Virginia Coast Reserve LTER Research Highlights

Research Highlights

Choose a research highlight:

Dynamic Landscapes Bottom Dwellers Marsh Erosion Marshes and Sea Level Rise
Land Cover Distribution Predicting Change Shoreline Change Mobile Mammals Waterbirds
Seagrass Restoration Oyster Restoration Alternative State Dynamics

WATERBIRDS IN CRISIS – Studies of waterbirds in the VCR LTER site have shown that many species have declined considerably since the 1970s, in spite of pristine environmental conditions. Predation and climate-driven changes in habitat availability pose the most serious threats to these species.

Great egrets, snowy egrets, and tricolored herons

The VCR LTER site is home to a range of conservationally important waterbirds, including both ground-nesting seabirds (e.g., terns, skimmers, plovers) and wading birds (e.g., herons, egrets). The undeveloped marshes and barrier islands in the VCR provide waterbirds with critical habitat elements: food, nesting area, and relative safety.

However, in spite of the protected status of the VCR, long-term monitoring has revealed that seabirds such as black skimmers and common, gull-billed and royal terns have experienced significant regional population declines since the 1970s. For these and other ground-nesting seabirds (e.g., piping plovers, American oystercatchers), VCR researchers have found that the major factors affecting colony site selection and breeding success include: 1) physical processes, such as overwash during storm events (a phenomenon which is likely to increase with the effects of climate change), and 2) biological processes, such as the presence of competitors like gulls and, especially, mammalian predators like raccoons and red foxes. Several wading birds also have declined substantially, including black-crowned night herons and snowy and cattle egrets. As sea-level rise accelerates, VCR researchers predict that marsh loss due to inundation and erosion has the potential to severely impact habitat availability for both wading birds and seabirds.

Declining numbers of common terns along the mid-Atlantic coast

Despite the threats to waterbirds presented by disturbance, predation, and habitat loss, however, long-term monitoring has also shown that white ibises and brown pelicans have extended their ranges recently (ca. 1990) to include the VCR. Furthermore, double-crested cormorant and glossy ibis numbers have increased. Cutting-edge analyses of feather growth bars – light and dark bands analogous to tree rings, in this case representing one 24-hour period of growth in a fledgling bird suggest that nutritional conditions may cause developmental differences between cormorants and ibises living in the VCR and those living in an urbanized New York estuary. Thus, while predation and climate change constitute serious threats to waterbirds regardless of habitat quality, pristine coastal environments like the VCR do play an important role in the health and status of waterbird populations.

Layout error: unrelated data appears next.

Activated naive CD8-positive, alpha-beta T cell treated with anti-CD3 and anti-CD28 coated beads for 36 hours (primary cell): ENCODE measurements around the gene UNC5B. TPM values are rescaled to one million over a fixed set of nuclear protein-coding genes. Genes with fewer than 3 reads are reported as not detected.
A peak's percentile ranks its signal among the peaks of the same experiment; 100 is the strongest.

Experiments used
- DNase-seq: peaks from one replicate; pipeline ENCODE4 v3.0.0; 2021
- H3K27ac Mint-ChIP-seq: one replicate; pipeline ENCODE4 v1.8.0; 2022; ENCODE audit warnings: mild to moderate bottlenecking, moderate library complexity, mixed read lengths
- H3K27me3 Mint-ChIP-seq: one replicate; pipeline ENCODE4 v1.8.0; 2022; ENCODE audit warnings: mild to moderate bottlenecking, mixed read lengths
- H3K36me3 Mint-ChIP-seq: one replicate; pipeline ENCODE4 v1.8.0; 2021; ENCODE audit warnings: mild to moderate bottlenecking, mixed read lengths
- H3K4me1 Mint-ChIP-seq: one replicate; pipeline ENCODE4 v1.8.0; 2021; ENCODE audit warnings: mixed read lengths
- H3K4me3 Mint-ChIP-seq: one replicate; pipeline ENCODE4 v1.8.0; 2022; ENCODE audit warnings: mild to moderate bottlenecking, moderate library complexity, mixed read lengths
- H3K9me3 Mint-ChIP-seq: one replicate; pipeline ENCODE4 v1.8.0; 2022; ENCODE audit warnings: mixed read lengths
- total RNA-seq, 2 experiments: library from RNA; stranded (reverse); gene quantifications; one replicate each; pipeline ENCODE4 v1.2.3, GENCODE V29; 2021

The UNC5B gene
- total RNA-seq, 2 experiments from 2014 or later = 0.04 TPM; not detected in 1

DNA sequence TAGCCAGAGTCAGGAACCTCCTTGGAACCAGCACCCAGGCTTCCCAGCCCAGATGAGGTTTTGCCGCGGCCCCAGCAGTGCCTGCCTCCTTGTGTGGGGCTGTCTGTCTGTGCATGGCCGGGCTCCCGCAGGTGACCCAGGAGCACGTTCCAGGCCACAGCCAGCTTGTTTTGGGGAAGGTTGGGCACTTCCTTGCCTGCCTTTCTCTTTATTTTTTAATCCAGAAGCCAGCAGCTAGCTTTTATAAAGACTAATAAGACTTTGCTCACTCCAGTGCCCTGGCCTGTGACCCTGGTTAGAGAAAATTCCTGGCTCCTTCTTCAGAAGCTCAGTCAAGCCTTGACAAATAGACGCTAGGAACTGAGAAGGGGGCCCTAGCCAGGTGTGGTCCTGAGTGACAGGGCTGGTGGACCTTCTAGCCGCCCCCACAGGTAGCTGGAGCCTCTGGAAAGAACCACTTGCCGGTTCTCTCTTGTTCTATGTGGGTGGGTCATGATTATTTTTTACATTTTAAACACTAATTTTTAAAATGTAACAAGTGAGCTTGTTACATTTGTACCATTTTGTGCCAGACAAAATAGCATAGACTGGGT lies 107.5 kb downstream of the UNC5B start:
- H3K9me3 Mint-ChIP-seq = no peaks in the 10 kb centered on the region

–Cat Wolner

For further reading:

Erwin, R. M., J. Haig, D. Stotts, and J. Hatfield. 1996. Nest success, growth, and survival of young Snowy Egrets and Black-crowned Night-Herons in coastal Virginia. Auk 113: 119-130.

Erwin, R. M., J. D. Nichols, T. B. Eyler, D.Stotts, and B. R Truitt. 1998. Modeling colony-site dynamics: A case study of gull-billed terns (Sterna nilotica) in coastal Virginia. Auk 115: 970-978.

Erwin, R. M., G. M. Sanders, D. J. Prosser, and D. R. Cahoon. 2006. High tides and rising seas: Potential effects on estuarine waterbirds. In: Vertebrates of tidal marshes: Ecology, evolution, and conservation (Greenberg, R., S. Droege, J. Maldonado, and M. McDonald, eds.). Studies in Avian Biology No 32. Pp. 214-228.

 

Picture:

Great egrets, snowy egrets, and tricolored herons

Caption: Great egrets (Ardea alba), snowy egrets (Egretta thula), and tricolored herons (Egretta tricolor) roosting in the VCR LTER site.

Credit: C. Clarkson.

 

Figure:

Declining numbers of common terns along the mid-Atlantic coast

Caption: Declining numbers of common terns along the mid-Atlantic coast (including the VCR LTER site).

Source: Adapted from Brinker, D. F., J. M. McCann, B. Williams, and B. D. Watts. 2007. Colonial nesting seabirds in the Chesapeake Bay region: where have we been and where are we going? Waterbirds 30 (special publication 1): 93-104..

 

For further information:

Dr. R. Michael Erwin (rme5g@virginia.edu)

 

Choose a research highlight:

Dynamic Landscapes Bottom Dwellers Marsh Erosion Marshes and Sea Level Rise
Land Cover Distribution Predicting Change Shoreline Change Mobile Mammals Waterbirds
Seagrass Restoration Oyster Restoration Alternative State Dynamics